A visit to Keats House & a lesson for all writers

After I’d had such a fabulous time at ID studio in London watching ‘The Family‘ audiobook being recorded (and you can read my behind-the-scenes-blog here) I wasn’t quite ready to go home.

Keats House is somewhere I’d always wanted to visit but never quite got round to. With the sun shining and having heard lovely things about the garden, it seemed a perfect time.

Poetry is something I love to read. As a teenager, I’d often outpour my emotion onto paper but as an adult, I find novels somehow easier to write. I’m a big fan of the romantic poets and standing on the front doorstep, gazing at the house where John Keats wrote much of his work, was an emotional experience.

The house is smaller than it appears from the outside, split over three floors. When Keats lived here it was tinnier still, split into two separate dwellings. He wrote his poetry in the parlour and rented a bedroom.

Before my visit, I was familiar with many of his poems but I didn’t know much about his personal life. I learned that Keats was a medical student, and after receiving his apothecary license which made him eligible to practice as an apothecary, surgeon and physician he decided instead to follow his dream of being a writer.

He lived in poor conditions and constantly worried about money. Sadly he was due to receive over half a million pounds in today’s money in inheritance but it appears he was never told about the money and never claimed it. He moved into this house in Hampstead, originally called Wentworth Place as a lodger.

 

   

In his lifetime he published three poetry books, none of which sold well, and he thought he had failed as a writer.  That nobody would ever be interested enough to want to read his work. Keats is now regarded as one of the greatest poets of our time and it really struck me that, throughout time, markets have changed so quickly. An author may release a book that initially doesn’t do very well but, particularly in today’s digital era, it is never too late for that book to gain popularity. Keats thought his career was over before it had properly begun but his poetry has stood the test of time.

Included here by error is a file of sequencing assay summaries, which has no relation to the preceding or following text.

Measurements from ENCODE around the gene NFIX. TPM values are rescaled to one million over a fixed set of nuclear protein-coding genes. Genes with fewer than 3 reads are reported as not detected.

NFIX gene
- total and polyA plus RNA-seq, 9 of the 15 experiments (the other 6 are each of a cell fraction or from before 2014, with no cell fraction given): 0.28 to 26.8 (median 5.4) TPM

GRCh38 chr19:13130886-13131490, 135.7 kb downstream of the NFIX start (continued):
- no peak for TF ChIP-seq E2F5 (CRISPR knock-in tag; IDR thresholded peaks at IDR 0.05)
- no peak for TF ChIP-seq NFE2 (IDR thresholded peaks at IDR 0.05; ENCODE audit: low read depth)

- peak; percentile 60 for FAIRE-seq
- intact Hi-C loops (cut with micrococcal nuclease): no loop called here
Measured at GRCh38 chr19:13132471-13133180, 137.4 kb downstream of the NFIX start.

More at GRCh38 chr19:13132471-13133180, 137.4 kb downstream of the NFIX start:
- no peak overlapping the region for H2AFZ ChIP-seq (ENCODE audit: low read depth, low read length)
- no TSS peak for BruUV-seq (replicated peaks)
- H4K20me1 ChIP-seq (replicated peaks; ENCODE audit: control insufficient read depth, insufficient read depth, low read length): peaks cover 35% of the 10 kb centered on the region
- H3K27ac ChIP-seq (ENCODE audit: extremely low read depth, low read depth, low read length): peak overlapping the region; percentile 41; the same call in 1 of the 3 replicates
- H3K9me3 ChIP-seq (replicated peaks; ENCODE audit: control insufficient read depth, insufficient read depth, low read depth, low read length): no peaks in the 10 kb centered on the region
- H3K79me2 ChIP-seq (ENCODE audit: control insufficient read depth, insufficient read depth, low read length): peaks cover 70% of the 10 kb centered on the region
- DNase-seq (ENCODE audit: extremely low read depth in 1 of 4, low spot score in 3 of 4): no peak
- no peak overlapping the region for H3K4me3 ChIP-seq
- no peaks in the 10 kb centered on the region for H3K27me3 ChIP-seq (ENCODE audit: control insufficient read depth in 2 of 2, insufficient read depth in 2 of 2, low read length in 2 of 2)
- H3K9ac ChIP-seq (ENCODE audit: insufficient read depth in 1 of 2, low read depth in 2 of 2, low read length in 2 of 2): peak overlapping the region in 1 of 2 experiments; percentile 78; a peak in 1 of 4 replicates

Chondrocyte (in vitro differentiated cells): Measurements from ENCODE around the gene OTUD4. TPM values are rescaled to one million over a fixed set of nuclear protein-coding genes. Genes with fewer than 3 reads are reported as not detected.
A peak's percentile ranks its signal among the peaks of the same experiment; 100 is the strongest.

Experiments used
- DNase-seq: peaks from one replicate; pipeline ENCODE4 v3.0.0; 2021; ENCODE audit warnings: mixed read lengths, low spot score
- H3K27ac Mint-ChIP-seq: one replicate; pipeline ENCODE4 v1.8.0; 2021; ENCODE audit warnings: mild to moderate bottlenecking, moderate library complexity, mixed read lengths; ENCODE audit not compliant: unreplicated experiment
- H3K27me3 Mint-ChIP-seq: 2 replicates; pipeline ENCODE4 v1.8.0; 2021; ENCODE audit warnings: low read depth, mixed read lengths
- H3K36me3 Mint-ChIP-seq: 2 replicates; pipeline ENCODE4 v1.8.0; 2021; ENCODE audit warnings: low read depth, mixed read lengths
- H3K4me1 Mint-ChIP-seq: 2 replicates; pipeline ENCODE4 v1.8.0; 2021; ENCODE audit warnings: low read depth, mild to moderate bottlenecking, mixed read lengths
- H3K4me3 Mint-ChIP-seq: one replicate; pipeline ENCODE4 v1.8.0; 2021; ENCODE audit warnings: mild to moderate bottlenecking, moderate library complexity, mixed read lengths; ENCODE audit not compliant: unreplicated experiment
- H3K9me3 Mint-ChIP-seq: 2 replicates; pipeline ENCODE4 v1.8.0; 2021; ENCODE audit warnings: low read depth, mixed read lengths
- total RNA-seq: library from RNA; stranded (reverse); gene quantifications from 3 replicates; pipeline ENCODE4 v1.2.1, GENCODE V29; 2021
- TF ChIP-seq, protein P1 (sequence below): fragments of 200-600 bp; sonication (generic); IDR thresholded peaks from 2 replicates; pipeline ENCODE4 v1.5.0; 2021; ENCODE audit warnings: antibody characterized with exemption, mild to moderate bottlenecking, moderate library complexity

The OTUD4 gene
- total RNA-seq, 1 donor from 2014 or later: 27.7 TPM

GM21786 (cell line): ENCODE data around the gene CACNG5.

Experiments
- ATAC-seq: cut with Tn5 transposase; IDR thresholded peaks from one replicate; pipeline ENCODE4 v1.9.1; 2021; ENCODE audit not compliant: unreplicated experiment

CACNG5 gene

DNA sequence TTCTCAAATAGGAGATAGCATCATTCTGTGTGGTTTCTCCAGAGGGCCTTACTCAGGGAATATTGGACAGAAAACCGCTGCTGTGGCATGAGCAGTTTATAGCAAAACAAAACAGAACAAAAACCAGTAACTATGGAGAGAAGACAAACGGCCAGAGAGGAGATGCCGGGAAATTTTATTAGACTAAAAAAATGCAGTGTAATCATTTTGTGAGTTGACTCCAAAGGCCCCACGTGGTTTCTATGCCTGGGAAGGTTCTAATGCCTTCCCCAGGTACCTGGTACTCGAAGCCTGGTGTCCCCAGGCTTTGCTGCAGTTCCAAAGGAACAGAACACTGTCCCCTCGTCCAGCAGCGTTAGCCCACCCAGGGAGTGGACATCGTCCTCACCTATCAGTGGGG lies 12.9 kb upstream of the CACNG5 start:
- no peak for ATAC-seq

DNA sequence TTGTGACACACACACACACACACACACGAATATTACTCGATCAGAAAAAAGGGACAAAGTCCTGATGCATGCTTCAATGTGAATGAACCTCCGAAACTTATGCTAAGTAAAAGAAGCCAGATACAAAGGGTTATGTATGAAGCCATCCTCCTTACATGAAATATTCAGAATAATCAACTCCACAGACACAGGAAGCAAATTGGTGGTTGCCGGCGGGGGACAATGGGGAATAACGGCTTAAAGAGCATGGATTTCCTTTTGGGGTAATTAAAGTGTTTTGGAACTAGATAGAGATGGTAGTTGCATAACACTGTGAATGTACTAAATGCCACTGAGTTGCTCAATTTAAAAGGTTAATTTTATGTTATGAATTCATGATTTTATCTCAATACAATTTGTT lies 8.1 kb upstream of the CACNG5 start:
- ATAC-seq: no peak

I’m on the cusp of publication of my fifth psychological thriller, ‘The Family‘, and Keats own publishing experience has been a valuable lesson for me. Every writer experiences highs and lows. Of course, I’d love my story to fly, but if it doesn’t there will be other novels afterward. We are all so much more than just one book.

Keats fell in love with Fanny Brawne who lived next door and the things he wrote about her made me smile. I don’t think in this day and age I’d be hugely appreciative if I was told my mouth was bad and good, my hands baddish and my feet tolerable. He also said ‘I shall domesticate her and then marry her.’

Tragically after their engagement Keats developed tuberculosis and despite moving to Rome for the warmer climate he died at the age of only twenty-five.

He was incredibly brave to give up a respected and well-paid career to follow his dreams and such a shame he never lived to see how adored he’d become.

 

 

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